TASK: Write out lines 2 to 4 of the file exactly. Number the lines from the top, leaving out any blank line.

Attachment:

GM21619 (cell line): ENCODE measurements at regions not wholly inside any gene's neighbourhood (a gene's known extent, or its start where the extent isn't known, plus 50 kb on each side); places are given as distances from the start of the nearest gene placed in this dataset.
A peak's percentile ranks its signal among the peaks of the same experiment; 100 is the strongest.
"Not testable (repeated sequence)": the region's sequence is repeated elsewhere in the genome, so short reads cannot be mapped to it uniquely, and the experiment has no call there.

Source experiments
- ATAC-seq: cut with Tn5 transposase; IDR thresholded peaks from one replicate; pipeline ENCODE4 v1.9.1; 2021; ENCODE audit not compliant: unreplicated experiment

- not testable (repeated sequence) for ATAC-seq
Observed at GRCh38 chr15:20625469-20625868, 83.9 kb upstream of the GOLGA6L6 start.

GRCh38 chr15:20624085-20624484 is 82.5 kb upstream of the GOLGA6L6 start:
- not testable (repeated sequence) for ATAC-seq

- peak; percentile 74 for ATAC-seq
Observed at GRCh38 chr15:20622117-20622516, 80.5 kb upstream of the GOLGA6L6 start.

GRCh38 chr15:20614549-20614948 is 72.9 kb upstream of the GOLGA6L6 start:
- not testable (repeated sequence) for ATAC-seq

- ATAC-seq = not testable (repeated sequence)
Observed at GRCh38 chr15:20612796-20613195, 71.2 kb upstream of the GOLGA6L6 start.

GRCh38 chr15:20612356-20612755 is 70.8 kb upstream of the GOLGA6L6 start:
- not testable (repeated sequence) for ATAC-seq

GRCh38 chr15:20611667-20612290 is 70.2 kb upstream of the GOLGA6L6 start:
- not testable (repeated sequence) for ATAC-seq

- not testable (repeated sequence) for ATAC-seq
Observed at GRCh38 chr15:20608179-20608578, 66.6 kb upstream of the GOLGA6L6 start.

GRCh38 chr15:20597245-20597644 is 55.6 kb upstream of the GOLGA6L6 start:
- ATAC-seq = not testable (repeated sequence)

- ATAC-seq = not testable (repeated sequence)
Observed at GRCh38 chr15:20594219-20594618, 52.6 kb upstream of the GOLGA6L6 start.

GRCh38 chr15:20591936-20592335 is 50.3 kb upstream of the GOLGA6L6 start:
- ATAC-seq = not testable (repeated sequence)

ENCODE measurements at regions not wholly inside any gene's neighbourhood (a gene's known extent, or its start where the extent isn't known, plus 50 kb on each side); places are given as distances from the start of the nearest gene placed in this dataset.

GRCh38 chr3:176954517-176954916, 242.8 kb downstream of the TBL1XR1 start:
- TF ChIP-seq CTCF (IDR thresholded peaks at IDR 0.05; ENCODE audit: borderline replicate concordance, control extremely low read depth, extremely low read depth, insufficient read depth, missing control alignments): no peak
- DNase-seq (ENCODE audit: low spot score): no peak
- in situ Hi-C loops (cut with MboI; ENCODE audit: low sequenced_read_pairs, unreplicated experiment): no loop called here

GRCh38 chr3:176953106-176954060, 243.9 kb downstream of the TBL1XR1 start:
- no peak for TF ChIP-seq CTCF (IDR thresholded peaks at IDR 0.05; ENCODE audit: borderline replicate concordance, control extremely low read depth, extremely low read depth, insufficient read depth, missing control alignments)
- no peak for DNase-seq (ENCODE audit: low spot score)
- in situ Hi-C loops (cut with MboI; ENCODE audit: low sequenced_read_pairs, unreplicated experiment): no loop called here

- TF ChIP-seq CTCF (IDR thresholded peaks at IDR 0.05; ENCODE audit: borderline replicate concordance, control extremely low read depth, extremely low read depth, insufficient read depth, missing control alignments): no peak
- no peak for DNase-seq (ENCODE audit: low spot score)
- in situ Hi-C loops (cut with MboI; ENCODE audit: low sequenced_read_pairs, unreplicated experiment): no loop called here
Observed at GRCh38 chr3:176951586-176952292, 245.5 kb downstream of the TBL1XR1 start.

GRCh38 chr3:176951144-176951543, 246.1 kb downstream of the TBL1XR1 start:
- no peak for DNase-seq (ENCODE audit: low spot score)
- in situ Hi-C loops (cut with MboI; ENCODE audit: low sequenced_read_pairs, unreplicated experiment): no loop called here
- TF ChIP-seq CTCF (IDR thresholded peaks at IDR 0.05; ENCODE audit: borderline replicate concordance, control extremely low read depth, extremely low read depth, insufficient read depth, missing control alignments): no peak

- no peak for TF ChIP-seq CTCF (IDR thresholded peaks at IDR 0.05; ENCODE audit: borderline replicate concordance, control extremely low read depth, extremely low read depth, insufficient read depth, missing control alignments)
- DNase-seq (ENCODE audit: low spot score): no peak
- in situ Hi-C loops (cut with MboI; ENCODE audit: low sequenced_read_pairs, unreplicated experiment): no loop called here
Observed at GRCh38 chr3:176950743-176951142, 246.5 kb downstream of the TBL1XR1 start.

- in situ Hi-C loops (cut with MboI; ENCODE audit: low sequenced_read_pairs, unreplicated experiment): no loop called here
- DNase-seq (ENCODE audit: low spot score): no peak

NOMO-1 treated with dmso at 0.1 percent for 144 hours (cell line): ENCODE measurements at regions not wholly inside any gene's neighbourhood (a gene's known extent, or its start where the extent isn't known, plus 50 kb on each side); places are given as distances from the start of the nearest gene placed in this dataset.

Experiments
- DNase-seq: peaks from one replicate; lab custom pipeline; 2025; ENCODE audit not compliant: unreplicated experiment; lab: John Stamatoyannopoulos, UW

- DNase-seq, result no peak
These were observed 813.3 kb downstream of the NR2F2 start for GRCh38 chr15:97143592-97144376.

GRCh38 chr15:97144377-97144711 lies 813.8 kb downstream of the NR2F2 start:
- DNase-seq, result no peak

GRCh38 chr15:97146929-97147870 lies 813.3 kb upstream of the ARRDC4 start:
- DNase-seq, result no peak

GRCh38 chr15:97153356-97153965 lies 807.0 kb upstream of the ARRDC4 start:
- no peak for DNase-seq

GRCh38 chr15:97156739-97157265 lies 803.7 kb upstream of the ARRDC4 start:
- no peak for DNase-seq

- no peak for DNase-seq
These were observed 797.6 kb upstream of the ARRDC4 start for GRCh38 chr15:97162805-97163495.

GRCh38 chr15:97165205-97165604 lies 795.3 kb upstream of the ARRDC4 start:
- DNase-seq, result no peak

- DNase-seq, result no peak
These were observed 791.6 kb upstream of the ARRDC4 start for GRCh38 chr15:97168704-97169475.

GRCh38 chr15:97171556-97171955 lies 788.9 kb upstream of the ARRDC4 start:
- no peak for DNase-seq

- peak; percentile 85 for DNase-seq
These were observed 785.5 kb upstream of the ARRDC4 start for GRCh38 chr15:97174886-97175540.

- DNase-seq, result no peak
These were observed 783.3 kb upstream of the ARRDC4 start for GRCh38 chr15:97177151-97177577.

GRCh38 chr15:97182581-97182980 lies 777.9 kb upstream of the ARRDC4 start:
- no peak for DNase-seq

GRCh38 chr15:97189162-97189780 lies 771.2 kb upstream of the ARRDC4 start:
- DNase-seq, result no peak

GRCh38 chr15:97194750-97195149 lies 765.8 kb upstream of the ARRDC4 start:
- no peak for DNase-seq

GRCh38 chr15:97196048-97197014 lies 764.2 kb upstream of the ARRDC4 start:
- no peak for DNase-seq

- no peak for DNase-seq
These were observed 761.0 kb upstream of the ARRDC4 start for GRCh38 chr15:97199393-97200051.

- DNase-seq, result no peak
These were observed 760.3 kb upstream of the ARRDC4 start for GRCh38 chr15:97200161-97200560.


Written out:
A peak's percentile ranks its signal among the peaks of the same experiment; 100 is the strongest.
"Not testable (repeated sequence)": the region's sequence is repeated elsewhere in the genome, so short reads cannot be mapped to it uniquely, and the experiment has no call there.

Source experiments